On the positive side, God granted his covenant favors to peoples and nations who believed and obeyed him. Rahab the harlot saw herself and her family spared via the scarlet cord for her faith even as the rest of Jericho was sacked. During Solomon’s reign, many nations were at peace with Israel and sought her wisdom such as the Queen of Sheba. Nineveh’s repentance at Jonah’s preaching brought God’s favor to a whole city (though more than a century later her return to evil led to Nahum’s message of doom).

In anticipation of the fulfillment of these Old Testament types and hopes, the prophet Isaiah uses rich imagery to picture the time of the Christ as he speaks of nations coming to the church seeking the knowledge of the Lord and His Law:

Now it will come about that
In the last days
The mountain of the house of the Lord
Will be established as the chief of the mountains,
And will be raised above the hills;
And all the nations will stream to it.
And many peoples will come and say,
“Come, let us go up to the mountain of the Lord,
To the house of the God of Jacob;
That He may teach us concerning His ways
And that we may walk in His paths.”
For the law will go forth from Zion
And the word of the Lord from Jerusalem.
And He will judge between the nations,
And will render decisions for many peoples;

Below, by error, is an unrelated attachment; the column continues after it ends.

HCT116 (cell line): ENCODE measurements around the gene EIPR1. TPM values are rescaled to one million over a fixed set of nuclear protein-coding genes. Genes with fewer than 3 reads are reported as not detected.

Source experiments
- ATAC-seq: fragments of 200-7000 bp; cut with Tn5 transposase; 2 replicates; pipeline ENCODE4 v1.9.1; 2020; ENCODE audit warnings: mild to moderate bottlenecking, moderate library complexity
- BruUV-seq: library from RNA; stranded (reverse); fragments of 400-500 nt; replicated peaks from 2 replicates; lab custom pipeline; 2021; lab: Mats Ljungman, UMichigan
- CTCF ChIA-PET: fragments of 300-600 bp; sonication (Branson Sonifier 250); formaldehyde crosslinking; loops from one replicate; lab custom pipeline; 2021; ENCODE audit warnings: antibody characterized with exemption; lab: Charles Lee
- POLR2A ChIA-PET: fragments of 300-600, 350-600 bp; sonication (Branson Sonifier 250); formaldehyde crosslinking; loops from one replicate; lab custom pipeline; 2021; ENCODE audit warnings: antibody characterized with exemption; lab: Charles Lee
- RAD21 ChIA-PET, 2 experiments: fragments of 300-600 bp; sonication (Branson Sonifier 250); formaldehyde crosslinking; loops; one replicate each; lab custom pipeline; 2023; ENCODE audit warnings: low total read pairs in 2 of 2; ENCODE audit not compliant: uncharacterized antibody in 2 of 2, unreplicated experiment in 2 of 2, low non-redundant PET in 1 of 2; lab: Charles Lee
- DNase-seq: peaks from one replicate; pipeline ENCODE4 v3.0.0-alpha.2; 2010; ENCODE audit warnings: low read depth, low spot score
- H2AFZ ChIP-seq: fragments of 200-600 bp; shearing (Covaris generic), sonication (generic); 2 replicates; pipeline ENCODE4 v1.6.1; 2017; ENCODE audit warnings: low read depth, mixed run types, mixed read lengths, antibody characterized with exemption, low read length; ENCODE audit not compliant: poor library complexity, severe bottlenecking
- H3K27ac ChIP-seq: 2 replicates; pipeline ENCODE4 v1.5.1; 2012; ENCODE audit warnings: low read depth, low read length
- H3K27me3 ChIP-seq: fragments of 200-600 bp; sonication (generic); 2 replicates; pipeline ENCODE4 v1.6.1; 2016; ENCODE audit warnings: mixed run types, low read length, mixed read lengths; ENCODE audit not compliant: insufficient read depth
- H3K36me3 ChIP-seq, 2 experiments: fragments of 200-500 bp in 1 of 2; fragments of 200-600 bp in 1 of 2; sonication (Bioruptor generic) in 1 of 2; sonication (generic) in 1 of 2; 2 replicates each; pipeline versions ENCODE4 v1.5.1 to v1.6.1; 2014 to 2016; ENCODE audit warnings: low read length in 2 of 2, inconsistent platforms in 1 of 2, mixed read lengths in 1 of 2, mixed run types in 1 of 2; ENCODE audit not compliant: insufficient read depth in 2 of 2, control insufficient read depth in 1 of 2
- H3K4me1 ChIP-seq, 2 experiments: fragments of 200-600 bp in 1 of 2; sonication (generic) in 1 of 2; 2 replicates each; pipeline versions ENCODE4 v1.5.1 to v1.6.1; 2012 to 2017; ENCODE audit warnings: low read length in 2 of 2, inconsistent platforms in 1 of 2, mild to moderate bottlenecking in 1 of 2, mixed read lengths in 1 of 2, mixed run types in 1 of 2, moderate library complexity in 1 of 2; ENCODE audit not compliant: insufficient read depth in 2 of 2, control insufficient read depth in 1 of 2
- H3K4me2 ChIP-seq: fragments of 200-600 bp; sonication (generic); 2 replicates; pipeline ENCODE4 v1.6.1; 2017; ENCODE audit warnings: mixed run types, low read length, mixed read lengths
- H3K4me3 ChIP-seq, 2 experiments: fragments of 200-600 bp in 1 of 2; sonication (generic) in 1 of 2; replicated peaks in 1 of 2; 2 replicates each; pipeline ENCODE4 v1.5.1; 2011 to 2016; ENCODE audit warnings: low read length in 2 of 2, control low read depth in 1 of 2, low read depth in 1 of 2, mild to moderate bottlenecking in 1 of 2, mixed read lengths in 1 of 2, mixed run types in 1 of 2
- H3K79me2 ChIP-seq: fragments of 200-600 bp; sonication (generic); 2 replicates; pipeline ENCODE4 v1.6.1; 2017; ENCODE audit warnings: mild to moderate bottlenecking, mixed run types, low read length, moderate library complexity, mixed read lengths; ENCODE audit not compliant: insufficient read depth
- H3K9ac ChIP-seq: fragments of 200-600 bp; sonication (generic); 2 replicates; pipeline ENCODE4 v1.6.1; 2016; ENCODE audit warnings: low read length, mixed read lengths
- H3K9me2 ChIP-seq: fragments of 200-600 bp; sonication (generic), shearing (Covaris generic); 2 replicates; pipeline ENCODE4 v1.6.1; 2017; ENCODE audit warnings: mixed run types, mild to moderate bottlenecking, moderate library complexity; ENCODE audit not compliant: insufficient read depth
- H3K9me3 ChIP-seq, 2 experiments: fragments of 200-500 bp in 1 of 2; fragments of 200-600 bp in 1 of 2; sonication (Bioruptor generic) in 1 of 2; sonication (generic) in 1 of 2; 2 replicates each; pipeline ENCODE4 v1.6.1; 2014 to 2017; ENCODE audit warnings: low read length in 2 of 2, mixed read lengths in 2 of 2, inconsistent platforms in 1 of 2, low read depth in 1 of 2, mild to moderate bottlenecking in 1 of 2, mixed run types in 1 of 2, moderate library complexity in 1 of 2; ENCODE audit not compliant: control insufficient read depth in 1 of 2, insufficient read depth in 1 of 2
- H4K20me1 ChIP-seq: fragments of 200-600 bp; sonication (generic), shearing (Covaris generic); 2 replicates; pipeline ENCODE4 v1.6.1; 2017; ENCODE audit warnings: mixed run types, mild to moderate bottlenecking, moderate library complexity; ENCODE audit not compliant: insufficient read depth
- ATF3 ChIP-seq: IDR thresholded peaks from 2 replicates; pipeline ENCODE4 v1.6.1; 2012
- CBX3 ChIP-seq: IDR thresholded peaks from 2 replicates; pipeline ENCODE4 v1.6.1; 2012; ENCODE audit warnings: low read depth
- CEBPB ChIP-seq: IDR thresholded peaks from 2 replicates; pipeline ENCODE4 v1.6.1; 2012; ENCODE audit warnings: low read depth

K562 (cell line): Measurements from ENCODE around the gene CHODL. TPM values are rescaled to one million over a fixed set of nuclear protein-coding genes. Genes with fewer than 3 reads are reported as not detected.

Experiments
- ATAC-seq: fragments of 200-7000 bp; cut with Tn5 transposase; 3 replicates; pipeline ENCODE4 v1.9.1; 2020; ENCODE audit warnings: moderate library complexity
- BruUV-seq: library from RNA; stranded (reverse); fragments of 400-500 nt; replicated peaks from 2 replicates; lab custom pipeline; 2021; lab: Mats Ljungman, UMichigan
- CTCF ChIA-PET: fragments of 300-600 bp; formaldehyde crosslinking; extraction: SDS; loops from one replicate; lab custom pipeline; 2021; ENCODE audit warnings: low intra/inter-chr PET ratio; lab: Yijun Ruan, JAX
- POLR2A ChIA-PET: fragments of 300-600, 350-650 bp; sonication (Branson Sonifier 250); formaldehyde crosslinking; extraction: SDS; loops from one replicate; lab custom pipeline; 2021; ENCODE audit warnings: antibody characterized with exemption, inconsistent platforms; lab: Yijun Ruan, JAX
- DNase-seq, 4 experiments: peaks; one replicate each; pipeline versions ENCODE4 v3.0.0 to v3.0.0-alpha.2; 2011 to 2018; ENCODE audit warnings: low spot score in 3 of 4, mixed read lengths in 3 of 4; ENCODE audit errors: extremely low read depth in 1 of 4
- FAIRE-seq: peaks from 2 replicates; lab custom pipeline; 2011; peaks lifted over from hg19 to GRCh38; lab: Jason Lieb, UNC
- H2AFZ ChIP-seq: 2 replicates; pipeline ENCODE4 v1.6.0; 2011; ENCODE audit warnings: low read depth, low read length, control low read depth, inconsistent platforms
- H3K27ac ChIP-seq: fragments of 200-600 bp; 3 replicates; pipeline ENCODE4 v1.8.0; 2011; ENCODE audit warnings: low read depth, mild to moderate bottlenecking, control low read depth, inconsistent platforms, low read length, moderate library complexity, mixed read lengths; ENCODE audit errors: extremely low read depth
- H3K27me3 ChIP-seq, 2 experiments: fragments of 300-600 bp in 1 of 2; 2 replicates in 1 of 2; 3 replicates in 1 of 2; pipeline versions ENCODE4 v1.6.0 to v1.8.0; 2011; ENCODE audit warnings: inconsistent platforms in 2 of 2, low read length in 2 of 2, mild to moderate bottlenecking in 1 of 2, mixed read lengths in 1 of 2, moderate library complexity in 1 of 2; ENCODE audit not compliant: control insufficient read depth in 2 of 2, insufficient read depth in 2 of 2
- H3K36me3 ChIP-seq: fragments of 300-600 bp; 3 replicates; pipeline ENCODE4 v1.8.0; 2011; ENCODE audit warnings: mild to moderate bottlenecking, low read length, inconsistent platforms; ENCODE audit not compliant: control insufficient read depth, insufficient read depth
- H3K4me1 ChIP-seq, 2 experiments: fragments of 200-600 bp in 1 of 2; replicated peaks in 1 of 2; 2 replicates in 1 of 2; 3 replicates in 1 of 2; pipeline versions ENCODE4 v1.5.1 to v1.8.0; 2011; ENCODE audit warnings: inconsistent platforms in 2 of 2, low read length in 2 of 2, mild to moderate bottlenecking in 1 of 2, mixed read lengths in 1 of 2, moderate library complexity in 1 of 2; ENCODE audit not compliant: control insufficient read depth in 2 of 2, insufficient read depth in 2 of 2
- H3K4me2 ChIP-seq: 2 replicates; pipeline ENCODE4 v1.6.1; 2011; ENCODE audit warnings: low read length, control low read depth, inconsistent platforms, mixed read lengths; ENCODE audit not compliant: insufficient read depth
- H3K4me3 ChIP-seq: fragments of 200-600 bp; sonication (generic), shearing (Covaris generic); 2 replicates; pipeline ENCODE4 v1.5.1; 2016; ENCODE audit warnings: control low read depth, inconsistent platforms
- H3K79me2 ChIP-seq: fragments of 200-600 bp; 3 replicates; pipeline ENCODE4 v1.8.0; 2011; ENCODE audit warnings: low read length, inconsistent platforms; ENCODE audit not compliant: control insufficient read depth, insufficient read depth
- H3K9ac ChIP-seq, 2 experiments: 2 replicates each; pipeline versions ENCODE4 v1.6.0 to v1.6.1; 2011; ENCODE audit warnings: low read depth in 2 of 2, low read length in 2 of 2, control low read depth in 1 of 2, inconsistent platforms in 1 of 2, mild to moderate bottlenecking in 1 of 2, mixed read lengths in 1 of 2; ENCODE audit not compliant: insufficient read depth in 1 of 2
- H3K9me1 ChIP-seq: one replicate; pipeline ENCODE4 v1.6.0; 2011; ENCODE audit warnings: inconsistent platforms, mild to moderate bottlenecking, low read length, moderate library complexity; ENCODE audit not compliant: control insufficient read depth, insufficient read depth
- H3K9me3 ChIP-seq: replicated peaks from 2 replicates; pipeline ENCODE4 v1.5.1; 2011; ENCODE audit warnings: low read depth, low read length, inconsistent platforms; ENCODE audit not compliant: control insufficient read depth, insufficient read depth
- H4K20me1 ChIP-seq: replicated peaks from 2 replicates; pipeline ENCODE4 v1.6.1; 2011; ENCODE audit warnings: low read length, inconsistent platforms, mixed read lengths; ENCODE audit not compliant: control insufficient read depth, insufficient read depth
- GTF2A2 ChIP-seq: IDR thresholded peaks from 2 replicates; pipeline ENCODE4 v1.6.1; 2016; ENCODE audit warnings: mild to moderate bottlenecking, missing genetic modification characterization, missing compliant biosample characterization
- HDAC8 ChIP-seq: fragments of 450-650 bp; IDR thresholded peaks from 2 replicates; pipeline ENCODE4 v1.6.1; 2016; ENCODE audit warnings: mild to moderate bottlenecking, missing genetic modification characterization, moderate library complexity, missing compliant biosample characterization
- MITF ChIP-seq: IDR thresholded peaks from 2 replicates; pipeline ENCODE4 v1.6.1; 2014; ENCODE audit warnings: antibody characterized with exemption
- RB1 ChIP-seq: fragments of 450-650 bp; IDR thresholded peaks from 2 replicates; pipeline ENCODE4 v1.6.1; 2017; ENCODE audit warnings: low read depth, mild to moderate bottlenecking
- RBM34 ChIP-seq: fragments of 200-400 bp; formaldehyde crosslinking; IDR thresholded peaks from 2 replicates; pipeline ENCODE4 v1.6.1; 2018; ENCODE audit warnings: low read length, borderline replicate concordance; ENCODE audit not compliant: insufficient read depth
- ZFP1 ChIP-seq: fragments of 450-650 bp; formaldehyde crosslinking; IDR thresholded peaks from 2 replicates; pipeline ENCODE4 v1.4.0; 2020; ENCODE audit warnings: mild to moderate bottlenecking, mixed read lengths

And they will hammer their swords into plowshares and their spears into pruning hooks.
Nation will not lift up sword against nation,
And never again will they learn war. (Isaiah 2:1-4)

How will this occur? When Jesus met with his disciples on a mountain after his resurrection, he told these first representatives of the church that they were to disciple the nations (Matt. 28:18-20). As I Peter 2:9 reminds us, the church is now God’s holy nation and kingdom of priests. As the new Israel, we have the duty to preach the gospel of the kingdom to all peoples and nations, which includes the message that “the moral law doth for ever bind all, as well justified persons as others, to the obedience thereof” (WCF 19.5). In lands where people are calling good evil and evil good, we must warn the rulers and peoples of the vanity of seeking to throw off the bonds of Christ’s Law and call them to his obedience (Psalm 2).

In case we have not the faith to believe the nations will eventually listen to us, let us remember Rahab, the Queen of Sheba, and Nineveh. Or, for a more recent historical example of an even greater response, note that several quotes in this post were taken from the Westminster Confession of Faith.   That document emerged in the seventeenth century as the English Parliament sought Biblical counsel from an assembly of ministers on ecclesiastical and political matters in England, Scotland, and Ireland.  Cannot the King of kings and Lord of lords move nations’ to seek him once again?